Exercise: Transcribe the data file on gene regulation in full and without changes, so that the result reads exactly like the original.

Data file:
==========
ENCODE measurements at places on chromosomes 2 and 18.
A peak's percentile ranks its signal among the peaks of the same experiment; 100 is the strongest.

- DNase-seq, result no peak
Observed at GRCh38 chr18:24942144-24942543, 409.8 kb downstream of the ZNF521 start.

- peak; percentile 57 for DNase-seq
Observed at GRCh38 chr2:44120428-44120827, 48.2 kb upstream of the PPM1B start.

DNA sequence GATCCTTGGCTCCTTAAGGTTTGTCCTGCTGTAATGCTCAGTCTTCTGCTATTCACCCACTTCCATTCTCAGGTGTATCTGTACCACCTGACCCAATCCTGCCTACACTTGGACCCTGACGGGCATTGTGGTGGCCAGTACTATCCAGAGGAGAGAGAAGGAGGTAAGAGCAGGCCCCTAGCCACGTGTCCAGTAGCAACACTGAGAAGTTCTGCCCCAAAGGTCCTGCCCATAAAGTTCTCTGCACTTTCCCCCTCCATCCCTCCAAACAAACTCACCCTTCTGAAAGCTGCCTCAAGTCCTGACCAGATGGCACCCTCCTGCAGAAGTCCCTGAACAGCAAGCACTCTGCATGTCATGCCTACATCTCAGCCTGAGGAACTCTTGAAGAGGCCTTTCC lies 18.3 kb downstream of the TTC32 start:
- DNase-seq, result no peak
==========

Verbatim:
ENCODE measurements at places on chromosomes 2 and 18.
A peak's percentile ranks its signal among the peaks of the same experiment; 100 is the strongest.

- DNase-seq, result no peak
Observed at GRCh38 chr18:24942144-24942543, 409.8 kb downstream of the ZNF521 start.

- peak; percentile 57 for DNase-seq
Observed at GRCh38 chr2:44120428-44120827, 48.2 kb upstream of the PPM1B start.

DNA sequence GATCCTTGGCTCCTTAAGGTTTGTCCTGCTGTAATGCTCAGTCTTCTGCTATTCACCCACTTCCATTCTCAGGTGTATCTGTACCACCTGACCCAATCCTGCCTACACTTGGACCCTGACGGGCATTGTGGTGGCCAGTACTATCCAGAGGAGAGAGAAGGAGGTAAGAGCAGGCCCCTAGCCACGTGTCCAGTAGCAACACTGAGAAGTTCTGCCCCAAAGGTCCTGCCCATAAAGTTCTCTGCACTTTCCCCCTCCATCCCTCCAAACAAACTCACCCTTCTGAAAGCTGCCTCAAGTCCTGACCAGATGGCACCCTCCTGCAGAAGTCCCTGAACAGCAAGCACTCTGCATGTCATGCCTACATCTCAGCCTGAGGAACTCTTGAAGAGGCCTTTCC lies 18.3 kb downstream of the TTC32 start:
- DNase-seq, result no peak